Four paradigms for spectrum sharing
Spectrum sharing looks beyond exclusive-license models for spectrum use
Spectrum is a finite resource, and regulators and the wireless industry are always looking for ways to open up additional bands for wireless service use in order to address capacity issues. However, the general consensus is that at this point the low-hanging fruit, as it were – the spectrum that had relatively few, relatively easy to move incumbents – has been picked. Carriers may well get more spectrum, but much of it may not be spectrum that they can purchase for exclusive use.
“I think this area is, almost inevitably, becoming very hot and interesting, because it is hard to imagine how, given all of the spectrum demands that are already in front of us, as well as those that we know are coming, how we manage to do that under the old, static model of spectrum management,” said Kalpak Gude, president of the Dynamic Spectrum Alliance.
Here are four paradigms for spectrum sharing:
Unlicensed spectrum. The sharing of spectrum resources isn’t a new concept: unlicensed spectrum, for instance, supports different technologies in the same band as a matter of course. The unlicensed spectrum concept will continue to be utilized, but it is also changing and becoming more important in wireless operators’ network plans — such as in the case of LTE operating in unlicensed spectrum at 5 GHz. The cellular and Wi-Fi industry spent more than a year debating acceptable coexistence mechanisms for the use of LTE in unlicensed, hashing out the differences between the listen-before-talk approach taken by Wi-Fi and LTE License-Assisted Access and a duty-cycling strategy taken by Qualcomm, Verizon and other backers of LTE-U. T-Mobile US and AT&T are both testing LAA, and T-Mobile US expects to eventually enable LAA in all new small cells.
User prioritization (and eventually preemption) within licensed bands. This paradigm is playing out in the case of the First Responders Network Authority: AT&T won the $6.5 billion contract to build out a national, public safety broadband network in Band 14 for the First Responders Network Authority. As part of that deal, AT&T can make use of the 20 megahertz of spectrum for secondary, commercial users – but it has to ensure that public safety users get priority and eventually, preemption of any commercial users in the band. Although some level of paid prioritization of public safety users has been available through the carriers, FirstNet aims to go beyond what has been available to users on purely commercial wireless networks to ensure that first responders have network access whenever they need it, even during congested emergency situations. AT&T has said that it expects prioritization of public safety users to be implemented on its network by the end of this year — across all of its bands, not just the Band 14 spectrum — and Verizon is working on that feature for public safety users as well.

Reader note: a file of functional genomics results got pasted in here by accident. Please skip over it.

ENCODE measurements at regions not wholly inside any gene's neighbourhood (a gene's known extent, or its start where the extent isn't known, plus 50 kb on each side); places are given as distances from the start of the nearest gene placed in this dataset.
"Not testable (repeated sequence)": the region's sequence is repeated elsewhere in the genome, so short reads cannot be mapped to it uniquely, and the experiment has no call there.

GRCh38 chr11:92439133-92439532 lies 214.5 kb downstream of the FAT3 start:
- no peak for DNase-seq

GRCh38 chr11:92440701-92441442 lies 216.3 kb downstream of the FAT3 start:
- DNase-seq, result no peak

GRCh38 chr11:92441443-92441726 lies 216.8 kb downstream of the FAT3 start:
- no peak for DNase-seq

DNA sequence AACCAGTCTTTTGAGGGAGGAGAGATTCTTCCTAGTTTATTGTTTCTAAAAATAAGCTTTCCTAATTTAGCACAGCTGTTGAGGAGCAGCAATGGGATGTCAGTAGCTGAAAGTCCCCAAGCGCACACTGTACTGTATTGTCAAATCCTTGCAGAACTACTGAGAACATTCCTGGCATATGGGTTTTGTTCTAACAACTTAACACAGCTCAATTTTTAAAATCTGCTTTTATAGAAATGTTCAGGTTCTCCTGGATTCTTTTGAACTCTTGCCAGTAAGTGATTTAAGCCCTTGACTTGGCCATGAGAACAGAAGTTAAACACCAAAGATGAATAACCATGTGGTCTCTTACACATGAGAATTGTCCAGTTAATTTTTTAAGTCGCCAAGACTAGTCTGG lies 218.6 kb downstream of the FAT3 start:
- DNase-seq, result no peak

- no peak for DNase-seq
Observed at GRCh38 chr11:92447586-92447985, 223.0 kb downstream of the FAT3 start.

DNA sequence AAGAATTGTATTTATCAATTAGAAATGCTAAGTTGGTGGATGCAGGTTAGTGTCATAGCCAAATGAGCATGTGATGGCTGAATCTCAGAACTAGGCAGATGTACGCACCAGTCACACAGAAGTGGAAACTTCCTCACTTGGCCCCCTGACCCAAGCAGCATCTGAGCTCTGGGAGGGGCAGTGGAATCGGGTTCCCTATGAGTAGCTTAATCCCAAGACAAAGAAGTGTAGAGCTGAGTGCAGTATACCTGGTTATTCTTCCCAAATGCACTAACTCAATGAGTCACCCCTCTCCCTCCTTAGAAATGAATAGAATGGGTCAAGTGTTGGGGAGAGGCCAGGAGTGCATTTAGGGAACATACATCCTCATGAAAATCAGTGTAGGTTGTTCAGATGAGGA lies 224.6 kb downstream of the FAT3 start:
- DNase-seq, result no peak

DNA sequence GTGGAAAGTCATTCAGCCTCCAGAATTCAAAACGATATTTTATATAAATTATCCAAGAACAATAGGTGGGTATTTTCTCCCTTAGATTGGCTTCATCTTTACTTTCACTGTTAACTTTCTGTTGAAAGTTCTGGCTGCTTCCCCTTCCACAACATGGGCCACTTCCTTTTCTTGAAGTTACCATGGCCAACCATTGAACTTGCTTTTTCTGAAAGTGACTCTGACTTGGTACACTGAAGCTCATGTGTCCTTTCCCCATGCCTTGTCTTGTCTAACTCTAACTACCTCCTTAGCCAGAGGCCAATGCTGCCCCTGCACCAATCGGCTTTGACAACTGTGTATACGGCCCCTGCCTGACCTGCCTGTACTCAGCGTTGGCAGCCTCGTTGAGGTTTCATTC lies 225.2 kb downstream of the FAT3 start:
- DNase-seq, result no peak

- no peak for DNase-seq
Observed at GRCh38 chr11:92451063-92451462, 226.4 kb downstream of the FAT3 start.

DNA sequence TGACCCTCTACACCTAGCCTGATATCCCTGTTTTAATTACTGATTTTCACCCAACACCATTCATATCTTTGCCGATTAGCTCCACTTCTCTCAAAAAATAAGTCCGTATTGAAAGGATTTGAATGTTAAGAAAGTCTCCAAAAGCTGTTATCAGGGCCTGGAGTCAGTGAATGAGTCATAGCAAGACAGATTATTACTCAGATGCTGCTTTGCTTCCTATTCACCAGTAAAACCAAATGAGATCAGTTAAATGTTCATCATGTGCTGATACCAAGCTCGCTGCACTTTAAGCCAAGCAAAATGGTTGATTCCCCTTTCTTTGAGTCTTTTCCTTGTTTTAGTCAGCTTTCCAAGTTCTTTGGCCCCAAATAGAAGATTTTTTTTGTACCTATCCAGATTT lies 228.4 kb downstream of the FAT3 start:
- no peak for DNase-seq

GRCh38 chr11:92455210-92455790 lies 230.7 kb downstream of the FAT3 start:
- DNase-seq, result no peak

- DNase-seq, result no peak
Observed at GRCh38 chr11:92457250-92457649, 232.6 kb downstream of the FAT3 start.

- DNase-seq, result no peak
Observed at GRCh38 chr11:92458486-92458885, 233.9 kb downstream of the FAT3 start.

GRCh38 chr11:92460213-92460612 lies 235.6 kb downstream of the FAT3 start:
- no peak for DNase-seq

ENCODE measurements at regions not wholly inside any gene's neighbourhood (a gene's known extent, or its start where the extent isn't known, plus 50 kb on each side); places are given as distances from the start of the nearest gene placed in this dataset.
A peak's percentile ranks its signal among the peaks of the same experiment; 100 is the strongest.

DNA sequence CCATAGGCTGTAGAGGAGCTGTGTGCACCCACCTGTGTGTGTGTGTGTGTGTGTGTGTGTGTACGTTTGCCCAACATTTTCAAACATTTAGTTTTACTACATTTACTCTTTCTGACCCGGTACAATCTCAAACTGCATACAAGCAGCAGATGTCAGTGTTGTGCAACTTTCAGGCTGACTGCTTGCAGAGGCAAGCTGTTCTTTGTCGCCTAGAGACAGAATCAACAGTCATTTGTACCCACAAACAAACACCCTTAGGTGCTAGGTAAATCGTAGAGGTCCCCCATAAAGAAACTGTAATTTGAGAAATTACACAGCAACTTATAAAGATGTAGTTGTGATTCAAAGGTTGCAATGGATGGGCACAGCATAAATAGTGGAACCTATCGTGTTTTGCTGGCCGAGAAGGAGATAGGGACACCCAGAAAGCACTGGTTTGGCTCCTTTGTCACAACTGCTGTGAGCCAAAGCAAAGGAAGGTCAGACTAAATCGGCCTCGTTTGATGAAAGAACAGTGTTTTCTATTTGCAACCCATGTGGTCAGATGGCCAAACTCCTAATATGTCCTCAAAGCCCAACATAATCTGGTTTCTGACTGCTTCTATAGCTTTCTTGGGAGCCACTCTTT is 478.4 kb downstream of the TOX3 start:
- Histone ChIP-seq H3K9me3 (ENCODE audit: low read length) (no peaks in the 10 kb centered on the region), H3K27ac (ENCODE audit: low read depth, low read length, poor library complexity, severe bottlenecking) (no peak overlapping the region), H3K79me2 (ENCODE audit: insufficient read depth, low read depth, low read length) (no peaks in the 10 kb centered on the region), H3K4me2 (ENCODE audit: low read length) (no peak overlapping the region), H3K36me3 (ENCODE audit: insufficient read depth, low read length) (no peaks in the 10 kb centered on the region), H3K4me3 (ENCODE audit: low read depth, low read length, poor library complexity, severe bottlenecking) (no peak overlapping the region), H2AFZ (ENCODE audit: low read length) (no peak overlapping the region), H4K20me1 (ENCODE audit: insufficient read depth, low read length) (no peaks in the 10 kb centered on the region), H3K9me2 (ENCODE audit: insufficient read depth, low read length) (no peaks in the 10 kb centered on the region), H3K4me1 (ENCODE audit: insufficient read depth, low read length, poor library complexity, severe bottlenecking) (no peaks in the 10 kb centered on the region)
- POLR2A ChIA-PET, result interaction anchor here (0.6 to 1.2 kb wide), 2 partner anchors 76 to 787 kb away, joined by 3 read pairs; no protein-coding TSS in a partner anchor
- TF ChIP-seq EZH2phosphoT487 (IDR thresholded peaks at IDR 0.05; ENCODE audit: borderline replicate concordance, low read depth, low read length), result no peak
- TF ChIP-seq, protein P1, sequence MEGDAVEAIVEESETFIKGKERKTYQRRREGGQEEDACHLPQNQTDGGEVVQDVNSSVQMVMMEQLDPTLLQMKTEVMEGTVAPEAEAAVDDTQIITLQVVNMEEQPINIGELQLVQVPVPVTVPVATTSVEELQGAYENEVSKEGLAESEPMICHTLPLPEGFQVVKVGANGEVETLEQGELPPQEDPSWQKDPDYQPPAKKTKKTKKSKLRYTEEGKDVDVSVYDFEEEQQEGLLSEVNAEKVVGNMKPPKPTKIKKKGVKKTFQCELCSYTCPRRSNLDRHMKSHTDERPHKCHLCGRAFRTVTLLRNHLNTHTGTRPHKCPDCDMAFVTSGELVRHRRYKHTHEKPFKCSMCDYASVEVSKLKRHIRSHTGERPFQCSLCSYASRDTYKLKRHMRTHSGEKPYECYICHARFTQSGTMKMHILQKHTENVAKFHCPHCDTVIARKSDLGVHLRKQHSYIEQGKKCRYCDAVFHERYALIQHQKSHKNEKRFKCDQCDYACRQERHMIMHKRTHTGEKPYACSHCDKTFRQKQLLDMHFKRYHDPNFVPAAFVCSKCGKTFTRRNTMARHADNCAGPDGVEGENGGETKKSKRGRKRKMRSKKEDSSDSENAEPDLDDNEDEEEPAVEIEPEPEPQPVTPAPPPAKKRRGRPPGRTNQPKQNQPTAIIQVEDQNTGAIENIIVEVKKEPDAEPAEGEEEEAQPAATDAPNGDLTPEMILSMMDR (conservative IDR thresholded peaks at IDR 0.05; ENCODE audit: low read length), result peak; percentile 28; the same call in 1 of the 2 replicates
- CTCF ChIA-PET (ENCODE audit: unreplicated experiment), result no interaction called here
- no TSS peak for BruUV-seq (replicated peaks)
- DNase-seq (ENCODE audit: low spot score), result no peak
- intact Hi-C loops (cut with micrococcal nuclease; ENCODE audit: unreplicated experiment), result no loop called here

Dynamic spectrum sharing as a licensing approach. Perhaps the most eagerly anticipated spectrum sharing arrangement is the one at 3.5 GHz, or the Citizens Broadband Radio Service band. The framework is a three-tiered system with varying levels of priority and both licensed and unlicensed access. Incumbent naval radar systems on ships that travel along the coasts and into port cities, wireless Internet service providers and fixed satellite providers must be protected as part of the sharing arrangement. This system is enabled via a combination of a database-centric Spectrum Access System and RF sensing, according to Lee Pucker, CEO of the Wireless Innovation Forum – one of the organizations that has been backing the development of an ecosystem at 3.5 GHz.
CBRS is seen as a major opportunity for IoT deployments and private LTE networks, and development is ramping up with various tests and trials ongoing from companies including Huawei and Comcast, Google and others.
Baked in to future “5G” systems. Multiple radio access technologies, or multi-RAT, is seen as one of the critical capabilities for next-generation, 5G systems. As a 2015 research paper on 5G architectures put it, “cellular-to-Wi-Fi offloading, the standard modus operandi of recent years, is … shifting towards a true integration of both technology families. Users in future 5G systems will thus likely be able to use 3GPP, IEEE, and other technologies simultaneously, so as to maximize their quality of experience.” That is expected to happen for internet of things devices as well, with network slicing supporting a multi-RAT radio access layer. 5G is envisioned as able to take advantage of whatever radio resources are most efficient to serve the needs of the user and/or device.
In 5G systems, spectrum sharing capabilities are being built in from the ground up, according to Dean Brenner, senior VP of government affairs for Qualcomm.
“We’re going to continue to get licensed spectrum, bring new licensed bands online where you have exclusive access and where these problems can be avoided. That always has been and always will be the industry’s top priority and the easiest paradigm to deal with,” said Brenner. “However, the world we live is in not one where that’s going to be the only paradigm, and you’ve got to be able to deal with the others.”